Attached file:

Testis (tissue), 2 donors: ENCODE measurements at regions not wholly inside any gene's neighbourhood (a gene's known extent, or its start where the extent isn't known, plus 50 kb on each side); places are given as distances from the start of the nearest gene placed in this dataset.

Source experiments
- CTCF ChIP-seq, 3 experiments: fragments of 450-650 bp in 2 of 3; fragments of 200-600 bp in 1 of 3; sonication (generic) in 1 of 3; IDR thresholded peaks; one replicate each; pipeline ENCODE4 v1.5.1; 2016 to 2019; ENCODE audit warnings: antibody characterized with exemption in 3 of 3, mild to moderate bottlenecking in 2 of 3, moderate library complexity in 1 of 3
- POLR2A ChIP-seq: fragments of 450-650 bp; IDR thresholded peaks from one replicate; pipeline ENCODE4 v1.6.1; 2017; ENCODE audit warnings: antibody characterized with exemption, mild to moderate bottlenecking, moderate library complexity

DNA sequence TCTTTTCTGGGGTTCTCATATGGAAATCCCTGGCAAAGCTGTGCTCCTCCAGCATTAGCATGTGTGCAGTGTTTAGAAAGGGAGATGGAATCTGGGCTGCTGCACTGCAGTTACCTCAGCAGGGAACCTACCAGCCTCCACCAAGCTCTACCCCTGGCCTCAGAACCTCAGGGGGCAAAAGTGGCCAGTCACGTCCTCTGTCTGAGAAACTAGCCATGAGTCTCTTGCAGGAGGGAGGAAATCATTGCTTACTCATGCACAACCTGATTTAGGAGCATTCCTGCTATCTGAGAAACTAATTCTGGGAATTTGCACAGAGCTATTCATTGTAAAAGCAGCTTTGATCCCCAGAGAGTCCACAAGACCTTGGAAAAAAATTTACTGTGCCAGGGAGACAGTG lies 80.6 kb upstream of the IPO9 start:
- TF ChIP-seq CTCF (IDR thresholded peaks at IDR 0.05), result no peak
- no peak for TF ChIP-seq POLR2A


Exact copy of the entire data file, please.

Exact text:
Testis (tissue), 2 donors: ENCODE measurements at regions not wholly inside any gene's neighbourhood (a gene's known extent, or its start where the extent isn't known, plus 50 kb on each side); places are given as distances from the start of the nearest gene placed in this dataset.

Source experiments
- CTCF ChIP-seq, 3 experiments: fragments of 450-650 bp in 2 of 3; fragments of 200-600 bp in 1 of 3; sonication (generic) in 1 of 3; IDR thresholded peaks; one replicate each; pipeline ENCODE4 v1.5.1; 2016 to 2019; ENCODE audit warnings: antibody characterized with exemption in 3 of 3, mild to moderate bottlenecking in 2 of 3, moderate library complexity in 1 of 3
- POLR2A ChIP-seq: fragments of 450-650 bp; IDR thresholded peaks from one replicate; pipeline ENCODE4 v1.6.1; 2017; ENCODE audit warnings: antibody characterized with exemption, mild to moderate bottlenecking, moderate library complexity

DNA sequence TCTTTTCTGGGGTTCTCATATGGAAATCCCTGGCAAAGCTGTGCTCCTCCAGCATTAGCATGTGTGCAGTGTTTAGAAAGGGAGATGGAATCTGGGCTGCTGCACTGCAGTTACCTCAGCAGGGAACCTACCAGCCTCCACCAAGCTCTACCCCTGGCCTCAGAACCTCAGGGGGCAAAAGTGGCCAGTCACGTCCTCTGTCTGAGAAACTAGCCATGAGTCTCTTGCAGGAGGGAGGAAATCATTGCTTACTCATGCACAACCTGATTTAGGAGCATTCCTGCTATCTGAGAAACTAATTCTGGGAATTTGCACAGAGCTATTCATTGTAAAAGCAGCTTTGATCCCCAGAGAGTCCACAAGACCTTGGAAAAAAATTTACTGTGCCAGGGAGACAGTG lies 80.6 kb upstream of the IPO9 start:
- TF ChIP-seq CTCF (IDR thresholded peaks at IDR 0.05), result no peak
- no peak for TF ChIP-seq POLR2A